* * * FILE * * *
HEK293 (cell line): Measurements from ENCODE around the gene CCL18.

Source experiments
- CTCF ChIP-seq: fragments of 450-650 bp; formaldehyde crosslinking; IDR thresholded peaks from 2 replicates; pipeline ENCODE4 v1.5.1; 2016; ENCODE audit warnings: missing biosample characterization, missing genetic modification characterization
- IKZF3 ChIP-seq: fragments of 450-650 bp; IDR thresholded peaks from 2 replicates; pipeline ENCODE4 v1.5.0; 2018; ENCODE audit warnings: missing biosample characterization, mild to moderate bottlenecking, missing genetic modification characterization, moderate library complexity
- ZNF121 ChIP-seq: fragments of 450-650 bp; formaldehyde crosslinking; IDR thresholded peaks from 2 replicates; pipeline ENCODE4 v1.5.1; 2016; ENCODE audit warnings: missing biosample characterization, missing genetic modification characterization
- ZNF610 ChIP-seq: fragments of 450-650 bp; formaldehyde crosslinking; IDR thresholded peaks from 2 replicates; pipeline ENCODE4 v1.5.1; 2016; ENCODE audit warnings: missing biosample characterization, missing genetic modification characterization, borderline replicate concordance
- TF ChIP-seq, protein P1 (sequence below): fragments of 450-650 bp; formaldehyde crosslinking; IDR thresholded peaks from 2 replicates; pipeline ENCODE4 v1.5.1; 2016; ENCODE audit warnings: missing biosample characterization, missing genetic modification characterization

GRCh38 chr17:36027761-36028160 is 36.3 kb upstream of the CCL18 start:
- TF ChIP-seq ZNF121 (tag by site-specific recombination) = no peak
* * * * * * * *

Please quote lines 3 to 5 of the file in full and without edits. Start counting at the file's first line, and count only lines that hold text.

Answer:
- CTCF ChIP-seq: fragments of 450-650 bp; formaldehyde crosslinking; IDR thresholded peaks from 2 replicates; pipeline ENCODE4 v1.5.1; 2016; ENCODE audit warnings: missing biosample characterization, missing genetic modification characterization
- IKZF3 ChIP-seq: fragments of 450-650 bp; IDR thresholded peaks from 2 replicates; pipeline ENCODE4 v1.5.0; 2018; ENCODE audit warnings: missing biosample characterization, mild to moderate bottlenecking, missing genetic modification characterization, moderate library complexity
- ZNF121 ChIP-seq: fragments of 450-650 bp; formaldehyde crosslinking; IDR thresholded peaks from 2 replicates; pipeline ENCODE4 v1.5.1; 2016; ENCODE audit warnings: missing biosample characterization, missing genetic modification characterization